We were working under the assumption that summer of 2014 that New Action would continue supporting Unity and that their total vote of around 2000 HS votes together would hold up and it would be optimal if we would need to almost double our 1440. 2500 seemed a more reasonable number to guarantee an absolute win even if Unity increased its vote. That would take a major outreach to the high schools beginning early in the upcoming school year.
Mike offered a proposal. That MORE would make the goal of winning the high school seats a priority, in addition to focusing on the recruitment and training of prospective chapter leaders during the school year.
The proposal passed. I offered a plan - that we form a high school committee that would aim at the 50 largest high schools, with borough captains and that MORE begin the spring 2016 campaign in the fall of 2014 by producing a newsletter and developing a potent distribution network to try to reach rank and file on a regular basis, not only during election time every 3 years. What about the elementary and middle schools? I felt that the high school people should work on the high schools and the other divisional people who were district based should focus on their divisions locally and build their networks out. I offered to take charge of the newsletter and to organize a high school committee.
In August I put together a newsletter for general distribution and had it ready as September began. I began planning on organizing the high school committee and had conversations with some key people. We distributed the newsletter as the school year began.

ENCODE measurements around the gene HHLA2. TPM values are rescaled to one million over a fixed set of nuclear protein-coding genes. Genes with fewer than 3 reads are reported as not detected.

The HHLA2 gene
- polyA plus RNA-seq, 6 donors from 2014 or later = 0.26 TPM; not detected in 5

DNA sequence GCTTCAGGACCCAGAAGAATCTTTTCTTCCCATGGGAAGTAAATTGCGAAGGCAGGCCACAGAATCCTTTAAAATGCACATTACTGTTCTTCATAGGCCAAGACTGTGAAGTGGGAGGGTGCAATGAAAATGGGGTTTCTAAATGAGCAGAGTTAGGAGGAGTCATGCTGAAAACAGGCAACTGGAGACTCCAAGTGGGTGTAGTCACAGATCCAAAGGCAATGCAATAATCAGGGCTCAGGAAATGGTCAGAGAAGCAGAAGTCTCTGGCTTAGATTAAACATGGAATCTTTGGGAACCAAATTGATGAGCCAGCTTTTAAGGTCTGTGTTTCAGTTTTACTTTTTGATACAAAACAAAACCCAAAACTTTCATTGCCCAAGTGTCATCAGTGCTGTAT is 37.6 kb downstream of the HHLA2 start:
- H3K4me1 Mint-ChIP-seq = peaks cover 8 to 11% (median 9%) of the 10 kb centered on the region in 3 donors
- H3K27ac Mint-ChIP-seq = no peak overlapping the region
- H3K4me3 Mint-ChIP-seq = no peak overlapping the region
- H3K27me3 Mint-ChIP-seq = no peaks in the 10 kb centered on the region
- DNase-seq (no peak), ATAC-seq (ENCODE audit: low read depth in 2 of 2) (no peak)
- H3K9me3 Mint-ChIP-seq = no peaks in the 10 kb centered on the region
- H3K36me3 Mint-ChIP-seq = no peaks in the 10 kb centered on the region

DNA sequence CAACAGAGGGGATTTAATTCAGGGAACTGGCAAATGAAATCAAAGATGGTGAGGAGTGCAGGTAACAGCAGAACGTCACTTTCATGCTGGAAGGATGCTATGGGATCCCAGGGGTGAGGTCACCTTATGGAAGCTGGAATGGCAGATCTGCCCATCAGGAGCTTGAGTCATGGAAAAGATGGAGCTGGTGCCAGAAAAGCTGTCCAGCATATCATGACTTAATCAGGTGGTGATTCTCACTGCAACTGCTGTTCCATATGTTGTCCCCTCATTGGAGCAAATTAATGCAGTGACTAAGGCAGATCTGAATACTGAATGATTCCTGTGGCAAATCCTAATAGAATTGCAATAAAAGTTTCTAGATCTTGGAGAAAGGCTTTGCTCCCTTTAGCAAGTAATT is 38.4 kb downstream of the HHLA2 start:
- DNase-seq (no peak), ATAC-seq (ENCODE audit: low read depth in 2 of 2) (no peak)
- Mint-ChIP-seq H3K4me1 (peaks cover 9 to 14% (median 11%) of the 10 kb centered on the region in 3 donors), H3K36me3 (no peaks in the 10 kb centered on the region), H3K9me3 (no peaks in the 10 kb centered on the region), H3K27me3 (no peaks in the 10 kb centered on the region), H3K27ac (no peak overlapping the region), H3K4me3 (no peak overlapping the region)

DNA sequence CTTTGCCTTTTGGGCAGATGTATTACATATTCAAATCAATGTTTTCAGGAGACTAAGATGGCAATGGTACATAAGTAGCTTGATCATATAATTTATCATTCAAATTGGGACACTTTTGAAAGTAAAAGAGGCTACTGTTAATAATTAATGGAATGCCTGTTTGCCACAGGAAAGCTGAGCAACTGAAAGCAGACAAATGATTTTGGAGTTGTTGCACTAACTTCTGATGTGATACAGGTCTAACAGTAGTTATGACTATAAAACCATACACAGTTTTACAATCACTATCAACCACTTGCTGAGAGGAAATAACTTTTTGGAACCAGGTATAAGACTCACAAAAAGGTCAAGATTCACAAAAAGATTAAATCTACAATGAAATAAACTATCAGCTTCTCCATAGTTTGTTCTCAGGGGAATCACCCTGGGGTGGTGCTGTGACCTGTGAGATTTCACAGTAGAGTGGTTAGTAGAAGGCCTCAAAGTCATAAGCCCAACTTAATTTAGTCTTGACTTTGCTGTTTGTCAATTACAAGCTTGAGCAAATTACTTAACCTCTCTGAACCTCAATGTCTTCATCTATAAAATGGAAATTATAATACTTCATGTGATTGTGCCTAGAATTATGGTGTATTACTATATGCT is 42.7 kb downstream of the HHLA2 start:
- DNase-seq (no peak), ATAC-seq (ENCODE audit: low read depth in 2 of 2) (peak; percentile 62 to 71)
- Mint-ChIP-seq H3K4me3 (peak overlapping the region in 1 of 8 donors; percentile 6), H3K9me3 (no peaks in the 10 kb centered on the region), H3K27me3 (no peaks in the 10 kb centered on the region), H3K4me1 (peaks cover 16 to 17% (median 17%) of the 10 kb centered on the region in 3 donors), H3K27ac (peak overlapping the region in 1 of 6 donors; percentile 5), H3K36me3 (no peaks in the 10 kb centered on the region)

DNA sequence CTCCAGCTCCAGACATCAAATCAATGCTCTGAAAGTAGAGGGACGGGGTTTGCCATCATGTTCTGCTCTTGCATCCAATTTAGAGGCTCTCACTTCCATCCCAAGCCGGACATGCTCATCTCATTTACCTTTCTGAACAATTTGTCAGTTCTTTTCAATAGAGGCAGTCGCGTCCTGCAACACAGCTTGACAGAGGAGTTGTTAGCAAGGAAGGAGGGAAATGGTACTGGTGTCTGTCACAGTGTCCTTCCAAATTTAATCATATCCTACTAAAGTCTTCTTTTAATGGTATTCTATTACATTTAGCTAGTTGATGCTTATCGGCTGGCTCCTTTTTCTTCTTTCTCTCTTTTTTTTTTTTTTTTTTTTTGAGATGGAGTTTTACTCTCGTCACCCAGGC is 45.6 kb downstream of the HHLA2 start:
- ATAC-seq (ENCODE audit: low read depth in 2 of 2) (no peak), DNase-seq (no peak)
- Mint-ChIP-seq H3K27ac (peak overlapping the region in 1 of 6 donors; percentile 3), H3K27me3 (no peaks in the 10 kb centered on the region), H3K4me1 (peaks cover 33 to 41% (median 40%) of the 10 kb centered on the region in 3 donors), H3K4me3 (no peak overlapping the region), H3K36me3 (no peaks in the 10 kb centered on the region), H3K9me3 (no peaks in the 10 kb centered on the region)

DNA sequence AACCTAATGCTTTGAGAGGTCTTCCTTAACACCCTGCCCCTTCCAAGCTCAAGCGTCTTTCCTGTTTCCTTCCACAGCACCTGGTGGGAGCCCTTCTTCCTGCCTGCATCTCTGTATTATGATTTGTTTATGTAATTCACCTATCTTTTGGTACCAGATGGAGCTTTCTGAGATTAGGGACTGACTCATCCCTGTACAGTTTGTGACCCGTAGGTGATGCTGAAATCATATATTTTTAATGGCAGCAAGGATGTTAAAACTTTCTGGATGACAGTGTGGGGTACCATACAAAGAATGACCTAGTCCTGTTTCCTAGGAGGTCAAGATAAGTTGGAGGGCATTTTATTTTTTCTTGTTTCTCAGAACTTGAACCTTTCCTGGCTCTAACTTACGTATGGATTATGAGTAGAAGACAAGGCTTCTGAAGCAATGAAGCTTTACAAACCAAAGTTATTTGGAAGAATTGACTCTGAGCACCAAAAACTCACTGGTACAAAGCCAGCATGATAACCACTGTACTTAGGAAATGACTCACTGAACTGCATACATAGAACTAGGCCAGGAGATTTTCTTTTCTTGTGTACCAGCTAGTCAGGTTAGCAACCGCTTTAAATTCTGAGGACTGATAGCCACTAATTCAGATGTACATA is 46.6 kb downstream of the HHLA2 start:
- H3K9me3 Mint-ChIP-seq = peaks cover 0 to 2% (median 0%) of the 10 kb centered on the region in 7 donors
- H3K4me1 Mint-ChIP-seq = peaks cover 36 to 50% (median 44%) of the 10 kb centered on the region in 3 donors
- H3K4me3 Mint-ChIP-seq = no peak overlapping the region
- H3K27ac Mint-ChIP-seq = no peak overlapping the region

In mid-late August, internal strife from a number of directions began to hit MORE. By the end of September/early October, MORE stopped functioning organizationally. 3 members, including Portelos, had resigned from the Steering Committee over various issues. I ceased working on the newsletter and the high school committee.
It wasn't until January 2015 that MORE began to come back, partially motivated by the idea that the chance to win the high schools, with the election season a year away, was slipping away. Part 3 will delve into the details.
The New Action conundrum
Back in November 2013, 6 months after the UFT election, at a meeting with some members of New Action to address requests to work together on some projects, Julie Cavanagh and I, as the MORE reps, made the point that we could never work with New Action on any basis until they broke with Unity and also pointed out that if they did break with Unity, together we could win the high schools seats in the 2016 election plus find other synergy (I can't believe I'm using corporate speak).
I said then that just a look at the demographics of MORE and New Action indicated where things were headed and not in the direction of New Action. I offered up the example of ICE, another aging caucus, which was no longer an active caucus competing with MORE. Or how TJC had disbanded to join MORE. I was not talking about a merger of even an election alliance but as an invitation for New Action people to get involved directly in helping build MORE. [Some New Action people disagree with some of my interpretations but there is a tape of the meeting.]
A big tent caucus, with all its trials and tribulations is still my goal.
How can we expect the membership to trust us to run the union of we can't demonstrate we can co-exist in one caucus instead of splitting into multiple caucuses?
I and some others view the recent election alliance as a necessary step in moving toward one big tent caucus.
I will do some historical based posts on why multiple caucuses coming together every 3 years for elections had been a failure over the past 4 decades. A prime example: New Action formed in 1995 when the 2 leading opposition groups, Teachers Action Caucus and New Directions, merged.